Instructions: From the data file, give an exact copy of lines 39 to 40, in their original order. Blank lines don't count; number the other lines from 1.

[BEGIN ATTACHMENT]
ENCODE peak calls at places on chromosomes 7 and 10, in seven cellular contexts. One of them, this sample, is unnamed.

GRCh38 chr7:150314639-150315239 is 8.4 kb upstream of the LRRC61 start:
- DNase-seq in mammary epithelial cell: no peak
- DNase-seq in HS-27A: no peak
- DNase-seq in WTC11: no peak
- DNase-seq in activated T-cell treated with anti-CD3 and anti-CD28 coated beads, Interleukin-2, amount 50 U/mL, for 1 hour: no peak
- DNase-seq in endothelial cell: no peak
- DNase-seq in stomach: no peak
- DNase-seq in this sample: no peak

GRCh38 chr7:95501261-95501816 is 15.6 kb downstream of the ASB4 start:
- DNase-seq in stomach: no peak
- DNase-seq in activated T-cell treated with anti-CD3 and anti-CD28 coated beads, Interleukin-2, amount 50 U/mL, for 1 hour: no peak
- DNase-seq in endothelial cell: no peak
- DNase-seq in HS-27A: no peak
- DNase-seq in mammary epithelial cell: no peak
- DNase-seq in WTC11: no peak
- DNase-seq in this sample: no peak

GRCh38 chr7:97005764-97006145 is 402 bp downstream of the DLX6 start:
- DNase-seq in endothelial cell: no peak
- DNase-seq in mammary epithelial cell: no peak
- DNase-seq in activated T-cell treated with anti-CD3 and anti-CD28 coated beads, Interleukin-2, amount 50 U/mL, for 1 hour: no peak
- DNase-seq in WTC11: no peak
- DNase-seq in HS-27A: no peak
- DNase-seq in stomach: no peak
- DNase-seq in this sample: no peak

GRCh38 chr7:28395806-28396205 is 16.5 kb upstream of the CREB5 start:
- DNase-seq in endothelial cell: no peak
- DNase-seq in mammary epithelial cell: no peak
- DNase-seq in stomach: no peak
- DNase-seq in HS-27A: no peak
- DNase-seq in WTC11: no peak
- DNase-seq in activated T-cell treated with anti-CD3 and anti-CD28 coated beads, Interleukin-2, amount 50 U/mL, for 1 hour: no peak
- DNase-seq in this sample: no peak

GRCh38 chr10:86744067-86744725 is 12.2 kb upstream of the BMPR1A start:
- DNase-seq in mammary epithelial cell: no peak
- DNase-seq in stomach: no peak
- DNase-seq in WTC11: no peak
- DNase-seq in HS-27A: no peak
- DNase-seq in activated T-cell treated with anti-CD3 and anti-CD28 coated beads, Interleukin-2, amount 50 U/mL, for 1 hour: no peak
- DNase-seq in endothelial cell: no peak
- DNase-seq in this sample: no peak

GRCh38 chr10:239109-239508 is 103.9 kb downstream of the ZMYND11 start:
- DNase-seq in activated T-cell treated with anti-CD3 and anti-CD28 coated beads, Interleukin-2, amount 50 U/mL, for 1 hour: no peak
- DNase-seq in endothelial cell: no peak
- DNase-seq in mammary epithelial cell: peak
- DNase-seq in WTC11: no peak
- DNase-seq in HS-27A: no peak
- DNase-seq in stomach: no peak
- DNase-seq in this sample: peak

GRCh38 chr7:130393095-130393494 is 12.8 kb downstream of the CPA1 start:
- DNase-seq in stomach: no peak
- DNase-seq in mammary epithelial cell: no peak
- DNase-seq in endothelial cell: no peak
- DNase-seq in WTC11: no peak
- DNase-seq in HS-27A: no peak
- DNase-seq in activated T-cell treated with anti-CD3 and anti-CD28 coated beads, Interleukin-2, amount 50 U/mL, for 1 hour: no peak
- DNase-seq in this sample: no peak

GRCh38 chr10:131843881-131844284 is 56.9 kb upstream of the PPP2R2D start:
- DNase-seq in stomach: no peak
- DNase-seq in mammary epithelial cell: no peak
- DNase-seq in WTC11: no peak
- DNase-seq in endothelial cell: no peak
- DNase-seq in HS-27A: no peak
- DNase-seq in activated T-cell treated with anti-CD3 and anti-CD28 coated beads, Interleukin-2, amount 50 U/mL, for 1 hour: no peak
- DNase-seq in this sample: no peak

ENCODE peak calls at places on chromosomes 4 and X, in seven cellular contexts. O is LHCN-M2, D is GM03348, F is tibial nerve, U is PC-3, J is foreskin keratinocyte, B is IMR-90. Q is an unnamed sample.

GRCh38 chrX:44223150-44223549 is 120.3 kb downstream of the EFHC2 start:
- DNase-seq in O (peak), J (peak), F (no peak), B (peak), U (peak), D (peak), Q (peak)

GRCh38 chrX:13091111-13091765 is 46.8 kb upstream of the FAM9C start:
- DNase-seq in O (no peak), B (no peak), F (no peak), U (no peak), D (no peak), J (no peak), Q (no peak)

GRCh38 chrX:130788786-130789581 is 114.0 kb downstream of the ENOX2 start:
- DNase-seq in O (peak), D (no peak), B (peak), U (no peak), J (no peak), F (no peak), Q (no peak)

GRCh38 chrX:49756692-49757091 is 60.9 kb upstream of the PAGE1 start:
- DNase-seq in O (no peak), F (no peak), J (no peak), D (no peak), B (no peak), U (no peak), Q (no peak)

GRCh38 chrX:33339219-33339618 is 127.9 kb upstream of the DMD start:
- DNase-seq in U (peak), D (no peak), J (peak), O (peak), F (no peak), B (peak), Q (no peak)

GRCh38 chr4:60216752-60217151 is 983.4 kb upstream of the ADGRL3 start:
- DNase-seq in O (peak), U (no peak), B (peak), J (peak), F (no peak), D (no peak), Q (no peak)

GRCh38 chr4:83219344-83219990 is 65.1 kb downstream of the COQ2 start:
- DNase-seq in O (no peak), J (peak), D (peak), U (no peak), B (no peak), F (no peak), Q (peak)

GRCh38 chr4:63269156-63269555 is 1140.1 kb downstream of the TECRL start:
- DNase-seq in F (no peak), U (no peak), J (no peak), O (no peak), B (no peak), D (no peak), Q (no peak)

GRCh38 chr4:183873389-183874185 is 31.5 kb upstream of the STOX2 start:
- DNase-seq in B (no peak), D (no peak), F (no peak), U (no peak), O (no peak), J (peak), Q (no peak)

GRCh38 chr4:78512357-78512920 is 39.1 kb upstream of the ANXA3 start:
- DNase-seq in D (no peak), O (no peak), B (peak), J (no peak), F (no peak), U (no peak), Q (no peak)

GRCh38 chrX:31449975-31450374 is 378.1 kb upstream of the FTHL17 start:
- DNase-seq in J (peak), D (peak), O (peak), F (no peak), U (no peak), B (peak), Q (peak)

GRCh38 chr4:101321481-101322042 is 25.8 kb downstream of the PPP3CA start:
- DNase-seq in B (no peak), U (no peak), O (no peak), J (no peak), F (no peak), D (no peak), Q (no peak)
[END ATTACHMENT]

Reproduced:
- DNase-seq in activated T-cell treated with anti-CD3 and anti-CD28 coated beads, Interleukin-2, amount 50 U/mL, for 1 hour: no peak
- DNase-seq in endothelial cell: no peak